CGT at 33%

Market Value



Retirement Relief Limit



CGT Payable    



3.  What is the definition of a “child”?

Under the tax legislation a “child” includes the following individuals:
  • A child of a deceased child.
  • A nephew or niece of the individual making the disposal, once that nephew or niece has worked on a full time basis and was involved in the running, or assisting in the running of the business, for at least 5 years ending on the date of the disposal.
  • A foster child who was in the care of the individual and maintained at his/her expense for a 5 year period, until that foster child reached the age of 18.
  It must also be noted that a claw back of retirement relief will be imposed on the child if they dispose of the assets within six years of the date of acquiring the assets from his/her parents.  The amount of CGT to be clawed back by the Revenue Commissioners from the child would amount to the CGT that would have become payable by the parent on the market value of qualifying assets, without retirement relief being applied.  

4.  What are “qualifying assets”?

For the purpose of retirement relief, qualify assets are defined as:
  • Chargeable business assets of an individual (e.g. land and buildings in use for trading purposes), which have been owned as chargeable assets by that individual for a period of at least 10 years, ending on the date of the disposal.
  • Shares or securities held in the family company for a period of 10 years. In addition, for such a disposal to qualify the person disposing of the shares must have worked for the company for at least 10 years, with 5 of those years being on a full time basis.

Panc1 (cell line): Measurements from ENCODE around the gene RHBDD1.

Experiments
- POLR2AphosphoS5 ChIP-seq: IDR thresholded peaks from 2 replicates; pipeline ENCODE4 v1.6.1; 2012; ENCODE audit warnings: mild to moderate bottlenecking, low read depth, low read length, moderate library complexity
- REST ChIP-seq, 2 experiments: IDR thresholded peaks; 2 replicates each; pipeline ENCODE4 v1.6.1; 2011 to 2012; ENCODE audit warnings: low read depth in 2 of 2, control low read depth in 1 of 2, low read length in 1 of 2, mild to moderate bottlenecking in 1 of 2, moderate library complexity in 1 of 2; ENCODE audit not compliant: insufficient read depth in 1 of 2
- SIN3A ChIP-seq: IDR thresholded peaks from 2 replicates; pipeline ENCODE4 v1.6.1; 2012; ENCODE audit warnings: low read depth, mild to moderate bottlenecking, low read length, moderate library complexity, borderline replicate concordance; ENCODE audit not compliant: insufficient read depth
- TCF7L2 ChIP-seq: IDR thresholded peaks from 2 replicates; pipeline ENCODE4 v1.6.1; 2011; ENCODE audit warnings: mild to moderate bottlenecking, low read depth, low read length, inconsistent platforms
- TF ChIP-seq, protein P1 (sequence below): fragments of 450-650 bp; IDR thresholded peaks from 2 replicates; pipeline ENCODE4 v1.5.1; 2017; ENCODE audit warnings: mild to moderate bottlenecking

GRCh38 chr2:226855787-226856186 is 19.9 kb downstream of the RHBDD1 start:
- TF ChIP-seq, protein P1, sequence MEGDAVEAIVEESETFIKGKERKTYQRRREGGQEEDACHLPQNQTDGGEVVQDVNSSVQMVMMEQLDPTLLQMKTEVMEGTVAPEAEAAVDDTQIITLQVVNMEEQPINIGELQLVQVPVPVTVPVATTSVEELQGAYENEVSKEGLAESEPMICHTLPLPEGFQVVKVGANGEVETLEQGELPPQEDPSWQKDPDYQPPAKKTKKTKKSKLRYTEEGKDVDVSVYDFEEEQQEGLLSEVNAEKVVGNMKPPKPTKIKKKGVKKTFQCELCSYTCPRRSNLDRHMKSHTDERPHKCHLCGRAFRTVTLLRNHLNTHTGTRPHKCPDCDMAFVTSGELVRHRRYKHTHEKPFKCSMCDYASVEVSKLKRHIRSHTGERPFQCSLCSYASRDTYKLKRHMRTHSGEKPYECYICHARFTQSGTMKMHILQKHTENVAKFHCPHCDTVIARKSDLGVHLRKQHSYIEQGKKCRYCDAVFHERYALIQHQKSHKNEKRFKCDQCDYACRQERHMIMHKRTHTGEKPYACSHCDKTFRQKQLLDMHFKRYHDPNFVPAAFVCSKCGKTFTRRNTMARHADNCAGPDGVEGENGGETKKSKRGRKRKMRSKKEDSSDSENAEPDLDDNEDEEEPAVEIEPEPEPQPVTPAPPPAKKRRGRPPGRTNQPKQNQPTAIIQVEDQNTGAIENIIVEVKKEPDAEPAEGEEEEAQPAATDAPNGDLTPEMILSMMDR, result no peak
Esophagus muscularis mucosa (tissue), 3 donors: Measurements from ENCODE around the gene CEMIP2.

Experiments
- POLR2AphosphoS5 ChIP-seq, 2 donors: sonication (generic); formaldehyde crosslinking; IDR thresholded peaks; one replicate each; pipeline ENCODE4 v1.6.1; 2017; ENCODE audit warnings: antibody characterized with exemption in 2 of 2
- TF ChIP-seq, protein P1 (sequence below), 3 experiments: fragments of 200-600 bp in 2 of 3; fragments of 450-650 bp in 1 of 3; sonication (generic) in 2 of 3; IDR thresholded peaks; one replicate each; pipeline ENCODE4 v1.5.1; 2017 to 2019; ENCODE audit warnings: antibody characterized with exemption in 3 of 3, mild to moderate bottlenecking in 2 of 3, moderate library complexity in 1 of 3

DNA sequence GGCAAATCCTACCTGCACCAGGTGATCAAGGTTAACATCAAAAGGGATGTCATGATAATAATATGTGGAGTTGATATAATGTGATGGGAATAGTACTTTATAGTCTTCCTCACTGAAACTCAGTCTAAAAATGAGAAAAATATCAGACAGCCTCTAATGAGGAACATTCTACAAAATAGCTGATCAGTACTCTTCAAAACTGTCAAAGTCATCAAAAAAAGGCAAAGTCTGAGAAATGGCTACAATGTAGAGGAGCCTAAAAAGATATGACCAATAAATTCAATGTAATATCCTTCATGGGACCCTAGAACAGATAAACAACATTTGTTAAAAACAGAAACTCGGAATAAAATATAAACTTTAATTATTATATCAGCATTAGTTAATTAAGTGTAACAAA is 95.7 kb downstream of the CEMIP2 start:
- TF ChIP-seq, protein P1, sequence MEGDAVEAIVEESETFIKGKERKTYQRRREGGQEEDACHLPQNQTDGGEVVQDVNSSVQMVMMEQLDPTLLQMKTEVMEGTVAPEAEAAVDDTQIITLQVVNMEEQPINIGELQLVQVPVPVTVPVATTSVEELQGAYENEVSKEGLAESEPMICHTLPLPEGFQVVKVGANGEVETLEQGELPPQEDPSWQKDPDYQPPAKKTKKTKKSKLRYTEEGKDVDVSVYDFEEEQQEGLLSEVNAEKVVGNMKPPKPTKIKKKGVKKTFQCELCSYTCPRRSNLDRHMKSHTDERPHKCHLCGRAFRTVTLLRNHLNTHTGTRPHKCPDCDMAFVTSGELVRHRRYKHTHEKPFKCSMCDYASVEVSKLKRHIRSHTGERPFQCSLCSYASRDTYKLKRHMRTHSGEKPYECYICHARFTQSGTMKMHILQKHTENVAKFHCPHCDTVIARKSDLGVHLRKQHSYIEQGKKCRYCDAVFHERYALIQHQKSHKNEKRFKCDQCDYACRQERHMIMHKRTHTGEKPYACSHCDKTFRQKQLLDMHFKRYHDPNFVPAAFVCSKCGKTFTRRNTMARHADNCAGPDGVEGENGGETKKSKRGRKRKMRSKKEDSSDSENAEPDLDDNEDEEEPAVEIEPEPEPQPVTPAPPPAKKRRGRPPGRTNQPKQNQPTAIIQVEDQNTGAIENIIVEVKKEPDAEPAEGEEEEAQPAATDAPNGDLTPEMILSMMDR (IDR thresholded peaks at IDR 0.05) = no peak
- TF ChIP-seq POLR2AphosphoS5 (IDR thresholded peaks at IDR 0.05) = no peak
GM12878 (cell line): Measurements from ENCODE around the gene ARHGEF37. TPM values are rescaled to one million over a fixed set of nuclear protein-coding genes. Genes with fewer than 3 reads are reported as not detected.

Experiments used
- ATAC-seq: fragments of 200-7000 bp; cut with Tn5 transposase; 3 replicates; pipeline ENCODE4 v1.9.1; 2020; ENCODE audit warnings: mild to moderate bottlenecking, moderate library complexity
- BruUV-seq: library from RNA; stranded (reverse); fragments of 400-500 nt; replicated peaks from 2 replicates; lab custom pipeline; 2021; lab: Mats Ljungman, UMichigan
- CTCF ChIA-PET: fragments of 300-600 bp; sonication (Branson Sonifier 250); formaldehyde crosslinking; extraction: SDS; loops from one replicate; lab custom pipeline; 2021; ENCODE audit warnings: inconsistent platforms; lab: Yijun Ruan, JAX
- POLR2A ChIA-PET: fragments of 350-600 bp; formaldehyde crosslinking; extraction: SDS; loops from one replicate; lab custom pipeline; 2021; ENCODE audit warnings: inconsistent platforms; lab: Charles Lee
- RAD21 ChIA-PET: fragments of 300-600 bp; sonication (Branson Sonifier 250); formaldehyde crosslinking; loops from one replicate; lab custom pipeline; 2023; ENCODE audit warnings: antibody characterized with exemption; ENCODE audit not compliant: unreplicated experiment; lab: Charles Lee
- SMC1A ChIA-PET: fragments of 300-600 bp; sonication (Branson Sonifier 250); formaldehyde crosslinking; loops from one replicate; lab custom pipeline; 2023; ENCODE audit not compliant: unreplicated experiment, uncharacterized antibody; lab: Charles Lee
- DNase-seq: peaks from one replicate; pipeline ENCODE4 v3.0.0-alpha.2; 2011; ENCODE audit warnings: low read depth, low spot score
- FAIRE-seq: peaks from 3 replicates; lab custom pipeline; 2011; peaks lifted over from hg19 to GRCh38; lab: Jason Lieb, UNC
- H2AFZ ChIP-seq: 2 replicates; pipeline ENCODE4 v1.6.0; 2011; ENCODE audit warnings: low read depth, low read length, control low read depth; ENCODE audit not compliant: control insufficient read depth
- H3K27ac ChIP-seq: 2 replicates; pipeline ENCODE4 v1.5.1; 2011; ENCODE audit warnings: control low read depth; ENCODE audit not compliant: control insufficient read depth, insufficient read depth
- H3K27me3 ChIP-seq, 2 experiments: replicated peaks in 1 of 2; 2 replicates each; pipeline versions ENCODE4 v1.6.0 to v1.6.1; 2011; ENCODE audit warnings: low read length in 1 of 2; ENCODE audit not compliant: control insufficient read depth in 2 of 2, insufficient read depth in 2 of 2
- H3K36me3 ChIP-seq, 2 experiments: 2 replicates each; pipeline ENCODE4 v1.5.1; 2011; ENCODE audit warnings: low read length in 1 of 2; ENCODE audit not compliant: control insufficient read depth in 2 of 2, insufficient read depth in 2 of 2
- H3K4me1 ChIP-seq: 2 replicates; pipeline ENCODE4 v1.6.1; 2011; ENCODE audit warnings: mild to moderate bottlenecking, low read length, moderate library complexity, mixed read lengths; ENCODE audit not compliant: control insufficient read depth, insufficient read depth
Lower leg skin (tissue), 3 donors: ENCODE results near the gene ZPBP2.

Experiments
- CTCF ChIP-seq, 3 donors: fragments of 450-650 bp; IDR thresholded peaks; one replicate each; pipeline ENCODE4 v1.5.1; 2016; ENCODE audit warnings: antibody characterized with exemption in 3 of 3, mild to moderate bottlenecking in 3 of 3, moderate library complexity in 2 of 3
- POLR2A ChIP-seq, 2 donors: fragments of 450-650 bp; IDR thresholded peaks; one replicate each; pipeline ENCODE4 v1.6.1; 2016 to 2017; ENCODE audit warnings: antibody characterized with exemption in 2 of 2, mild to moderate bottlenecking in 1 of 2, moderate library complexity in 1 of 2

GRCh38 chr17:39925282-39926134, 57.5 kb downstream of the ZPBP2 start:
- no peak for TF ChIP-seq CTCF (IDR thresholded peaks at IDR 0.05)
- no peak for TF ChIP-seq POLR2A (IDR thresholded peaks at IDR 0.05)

• Land and machinery or plant which was owned by the individual for at least10 years once the following conditions are met:

1.  The assets were used throughout the 10 year period for the purpose of the business.

2.  The assets are disposed of at the same time as other qualifying assets, to the same person.


5.  How to avail of the maximum relief on retirement

If you are currently the sole shareholder of a company, a simple step such as transferring 50% of the share capital of the company to your spouse, who also works within the company, could increase the retirement relief threshold available from €750,000 to €1,500,000 as both you and your spouse, as qualifying shareholders, could then avail of retirement relief on the disposal of qualifying assets.   As outlined above, while you may be a number of years away from retirement, having an understanding of the criteria to qualify for retirement relief now will allow you to put measures in place to ensure you can avail of the maximum reliefs available to you when you do reach retirement. If you would like to discuss any matters raised above in further detail please do not hesitate to contact a member of our team.   Images: Shutterstock